Members of Canada's entry into the team event at the FIS Junior World Ski Championships acknowledged they weren't sure what the head-to-head, tournament-style race might hold.
After the nation took a seventh-place finish at Sochi-Rosa Khutor, Russia in 2016, two Whistler Mountain Ski Club alumni hoped to help lift the squad in the standings. In the end, Stefanie Fleckenstein and Jack Crawford put in their best and helped Canada to a gold medal, edging Austria in the final in Are, Sweden earlier this month.
"It was a little surprising. We went into it not knowing exactly how strong our team was, but we knew we had a pretty good chance to podium. It was the cherry on top managing to pull off the win against some very strong competitors," Crawford said. "We were all really tired and one day, we had to go out and perform for four or five runs. Obviously, all of us didn't perform on each of those runs, but we managed to have at least two people come down and have fast runs every single time. All the stars aligned and we managed to pull through."
Fleckenstein, meanwhile, crammed the giant slalom into the same day, so she spent much of the day ascending and descending the mountain. The 40th in the individual event wasn't a promising omen, but she turned things around afterward.
"It was pretty cool because we had pretty low expectations after last year. I had never really done a team event that was that competitive, so we were really excited about the whole situation and it gave a lot of confidence heading into the next couple races," she said.
In Sweden, Fleckenstein also took 14th in the Alpine combined, 22nd in the slalom, 30th in the downhill and 31st in the super G.
"It was awesome getting to race everything, but it was a long trip," she said. "The first few days were unbelievable. The downhill training run had perfectly clear skies and it was cold and sunny, so that was amazing. The weather kind of rolled in and out for the rest of the days and unfortunately for me, I started the tech races with higher bibs and the temperatures went up. The courses were deteriorating a lot faster than in the speed events. I took what I was given and made the best of it."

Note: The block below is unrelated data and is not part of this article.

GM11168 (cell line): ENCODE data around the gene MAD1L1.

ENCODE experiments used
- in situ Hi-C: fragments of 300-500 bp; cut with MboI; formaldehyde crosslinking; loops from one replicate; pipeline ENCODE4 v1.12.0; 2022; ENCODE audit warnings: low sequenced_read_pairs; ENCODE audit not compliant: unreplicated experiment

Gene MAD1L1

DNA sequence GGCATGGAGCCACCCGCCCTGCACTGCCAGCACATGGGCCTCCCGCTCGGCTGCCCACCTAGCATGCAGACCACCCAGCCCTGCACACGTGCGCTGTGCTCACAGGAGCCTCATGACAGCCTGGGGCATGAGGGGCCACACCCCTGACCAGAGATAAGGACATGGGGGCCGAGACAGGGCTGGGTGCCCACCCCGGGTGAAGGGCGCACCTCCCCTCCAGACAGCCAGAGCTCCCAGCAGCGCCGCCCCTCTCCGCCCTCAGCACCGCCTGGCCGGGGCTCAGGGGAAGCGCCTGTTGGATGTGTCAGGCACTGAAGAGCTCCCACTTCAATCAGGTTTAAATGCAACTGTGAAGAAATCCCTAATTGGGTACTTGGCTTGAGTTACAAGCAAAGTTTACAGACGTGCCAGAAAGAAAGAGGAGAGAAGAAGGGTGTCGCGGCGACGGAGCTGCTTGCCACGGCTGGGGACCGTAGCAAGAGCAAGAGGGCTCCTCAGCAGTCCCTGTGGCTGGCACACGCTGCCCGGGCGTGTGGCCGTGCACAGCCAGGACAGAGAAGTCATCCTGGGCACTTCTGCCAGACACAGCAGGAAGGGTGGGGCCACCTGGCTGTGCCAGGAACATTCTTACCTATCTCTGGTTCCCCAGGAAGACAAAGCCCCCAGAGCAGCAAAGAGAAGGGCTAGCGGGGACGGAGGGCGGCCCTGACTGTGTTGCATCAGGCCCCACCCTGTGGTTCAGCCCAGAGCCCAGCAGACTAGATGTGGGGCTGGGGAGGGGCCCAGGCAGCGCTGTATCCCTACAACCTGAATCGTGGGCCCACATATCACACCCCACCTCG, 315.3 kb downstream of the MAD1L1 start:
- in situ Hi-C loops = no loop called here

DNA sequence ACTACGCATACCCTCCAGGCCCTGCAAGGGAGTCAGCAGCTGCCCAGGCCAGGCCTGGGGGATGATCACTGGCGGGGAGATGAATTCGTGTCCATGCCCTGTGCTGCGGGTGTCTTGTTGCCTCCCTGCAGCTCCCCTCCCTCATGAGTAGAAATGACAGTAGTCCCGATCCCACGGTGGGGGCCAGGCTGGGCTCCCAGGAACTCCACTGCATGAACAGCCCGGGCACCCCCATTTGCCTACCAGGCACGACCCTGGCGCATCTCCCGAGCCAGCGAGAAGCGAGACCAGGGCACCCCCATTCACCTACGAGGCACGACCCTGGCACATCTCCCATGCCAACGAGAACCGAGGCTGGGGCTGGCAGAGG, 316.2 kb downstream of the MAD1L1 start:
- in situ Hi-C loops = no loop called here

Fleckenstein also would have hoped to have brought a few better feelings to the course, though she hopes to get a better sense of Europe and international racing before the 2018 event.
"I just needed to take more confidence into the races. We don't get to ski in Europe very often, so I guess I put too much pressure on myself and didn't have the confidence I needed," she said.
Crawford, meanwhile, hoped to add to his medal collection after earning a super-G silver in 2016. However, he found himself just off the podium with fourth-place finishes in the downhill and giant slalom.
"It was a little disappointing to not manage to grab myself a podium on the individual side of things, but it was definitely a strong performance. A lot of those guys who were ahead of me are competing at the World Cup level and trying to break through into the top 30, so it feels really good moving forward as a skier knowing that I'm not that far off the next level," Crawford said.
Both racers attended the 2016 event in Russia, but those races were fraught with poor weather and a general ambivalence among townspeople, and preferred it their second time around.
"Everyone in the town was really excited about the event, so that brought a lot of excitement to the athletes. A lot of parents and European families came out, so it was a pretty cool scene," Fleckenstein said.
"It's a very cool venue and it's an awesome chance to get on that track before the next World Championships, which is actually in Are (Sweden) in two years," Crawford added.
Both athletes were back in Canada to wrap the NorAm Cup circuit in Quebec this weekend.
At Mont Ste-Marie, Crawford finished third overall and hit the podium with a third in the giant slalom on March 18. Fleckenstein placed fifth overall, and second overall in the downhill, after races at Val St-Come and Garceau.